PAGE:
UK Politics

Coalition a poor ideological fit, says Lib Dem MP

Tim Farron
Image caption Tim Farron said the Tories and Lib Dems could "jar" in partnership

The coalition partners are "ideologically a poor fit", a prominent Liberal Democrat MP has told the BBC.

Tim Farron, who recently ran for his party's deputy leadership, said there was a "very clear difference" between David Cameron and Nick Clegg.

It felt "very odd" sitting alongside Conservatives in the Commons, he added.

The comments come a day after the coalition's first Budget, which included raising VAT, a policy previously opposed by the Lib Dems.

There have been reports that some senior figures in the party are unhappy about child benefit and public sector pay freezes by Conservative Chancellor George Osborne.

'Get on well'

Mr Farron, who lost out to Simon Hughes for the party's deputy leadership two weeks ago, told the BBC's Laura Kuenssberg he thought "compromise was part of the coalition" but there were elements of the Budget which would hit the poor hardest.

He said: "I'm sure he [Mr Clegg] and David Cameron get on perfectly well as individuals.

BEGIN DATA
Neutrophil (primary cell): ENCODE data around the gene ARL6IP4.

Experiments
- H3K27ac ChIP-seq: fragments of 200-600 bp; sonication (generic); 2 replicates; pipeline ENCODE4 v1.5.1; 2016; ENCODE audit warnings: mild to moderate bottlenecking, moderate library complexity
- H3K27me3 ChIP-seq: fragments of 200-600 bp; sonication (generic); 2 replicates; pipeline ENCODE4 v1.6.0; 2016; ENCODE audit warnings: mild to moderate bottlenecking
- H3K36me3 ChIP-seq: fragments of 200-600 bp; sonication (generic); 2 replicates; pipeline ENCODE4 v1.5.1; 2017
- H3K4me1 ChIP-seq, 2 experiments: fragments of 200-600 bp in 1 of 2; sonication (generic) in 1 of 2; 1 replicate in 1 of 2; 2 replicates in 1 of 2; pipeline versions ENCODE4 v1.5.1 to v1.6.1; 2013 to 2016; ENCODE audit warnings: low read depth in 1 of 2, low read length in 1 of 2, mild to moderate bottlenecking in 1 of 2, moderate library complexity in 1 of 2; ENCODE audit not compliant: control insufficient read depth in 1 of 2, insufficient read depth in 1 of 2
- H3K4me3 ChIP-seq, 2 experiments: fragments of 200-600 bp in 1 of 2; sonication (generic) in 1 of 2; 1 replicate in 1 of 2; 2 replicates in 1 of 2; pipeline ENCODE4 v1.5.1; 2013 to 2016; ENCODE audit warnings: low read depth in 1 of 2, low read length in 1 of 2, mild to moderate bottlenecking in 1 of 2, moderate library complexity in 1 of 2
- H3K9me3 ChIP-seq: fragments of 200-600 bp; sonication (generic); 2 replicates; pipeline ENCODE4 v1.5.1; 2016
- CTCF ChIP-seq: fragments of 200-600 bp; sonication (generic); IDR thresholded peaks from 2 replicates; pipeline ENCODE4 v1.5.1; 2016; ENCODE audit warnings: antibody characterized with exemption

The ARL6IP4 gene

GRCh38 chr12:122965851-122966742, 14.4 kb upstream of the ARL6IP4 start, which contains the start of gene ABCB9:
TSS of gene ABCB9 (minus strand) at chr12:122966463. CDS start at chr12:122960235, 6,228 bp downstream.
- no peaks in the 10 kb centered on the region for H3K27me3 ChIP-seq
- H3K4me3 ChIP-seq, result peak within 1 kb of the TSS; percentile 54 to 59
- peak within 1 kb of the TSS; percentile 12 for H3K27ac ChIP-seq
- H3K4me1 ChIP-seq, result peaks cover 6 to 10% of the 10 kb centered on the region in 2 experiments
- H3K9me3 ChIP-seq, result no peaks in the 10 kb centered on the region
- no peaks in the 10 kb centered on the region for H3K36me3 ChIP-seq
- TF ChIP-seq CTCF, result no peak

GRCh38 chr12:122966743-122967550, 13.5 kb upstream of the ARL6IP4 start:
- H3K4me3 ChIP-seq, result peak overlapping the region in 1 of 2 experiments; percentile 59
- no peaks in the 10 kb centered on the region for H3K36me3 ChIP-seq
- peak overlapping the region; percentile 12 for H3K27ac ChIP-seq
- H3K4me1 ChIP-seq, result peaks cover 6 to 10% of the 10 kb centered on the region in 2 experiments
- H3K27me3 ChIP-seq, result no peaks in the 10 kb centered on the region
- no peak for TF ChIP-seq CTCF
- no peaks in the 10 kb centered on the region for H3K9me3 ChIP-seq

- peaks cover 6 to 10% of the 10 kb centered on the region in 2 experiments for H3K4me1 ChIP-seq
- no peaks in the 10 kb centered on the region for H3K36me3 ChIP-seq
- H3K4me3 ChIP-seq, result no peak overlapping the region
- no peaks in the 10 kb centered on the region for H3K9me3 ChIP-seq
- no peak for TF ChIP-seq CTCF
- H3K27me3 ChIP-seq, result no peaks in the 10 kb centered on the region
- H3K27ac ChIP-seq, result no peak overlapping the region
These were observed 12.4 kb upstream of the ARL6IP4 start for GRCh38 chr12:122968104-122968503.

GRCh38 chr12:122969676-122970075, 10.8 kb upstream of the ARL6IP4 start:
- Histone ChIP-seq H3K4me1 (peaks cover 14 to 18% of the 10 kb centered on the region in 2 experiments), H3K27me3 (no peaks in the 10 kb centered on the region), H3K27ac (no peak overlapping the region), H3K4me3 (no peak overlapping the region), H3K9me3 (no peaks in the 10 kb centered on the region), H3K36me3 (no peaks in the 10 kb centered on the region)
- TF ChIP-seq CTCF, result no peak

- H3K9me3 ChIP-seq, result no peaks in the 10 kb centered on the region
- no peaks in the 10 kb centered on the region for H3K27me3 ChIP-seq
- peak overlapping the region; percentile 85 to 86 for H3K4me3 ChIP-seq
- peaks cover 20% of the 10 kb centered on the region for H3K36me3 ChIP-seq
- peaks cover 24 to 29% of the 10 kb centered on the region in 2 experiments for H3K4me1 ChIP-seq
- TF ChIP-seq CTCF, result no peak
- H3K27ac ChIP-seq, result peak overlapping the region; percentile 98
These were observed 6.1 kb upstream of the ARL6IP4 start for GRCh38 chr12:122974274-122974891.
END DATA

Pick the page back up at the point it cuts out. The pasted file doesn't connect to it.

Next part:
"But Nick Clegg is a social liberal, a liberal democrat in the truest tradition, and whilst I'm sure he respects David Cameron's ideas, in the sense that they are working together, there is a very clear difference between the two of them. There will be lots of things that jar with them ideologically.

"It's very very odd to be sitting amongst a group of people I spent 20-odd years fighting against."

Mr Farron, MP for Westmorland and Lonsdale, also said the Lib Dems disagreed with the Conservatives view that the public sector is "bloated".

During the Lib Dem deputy leadership contest both Mr Farron and Mr Hughes suggested the party should have "shadow" ministers for Whitehall departments where only the Conservatives are represented.

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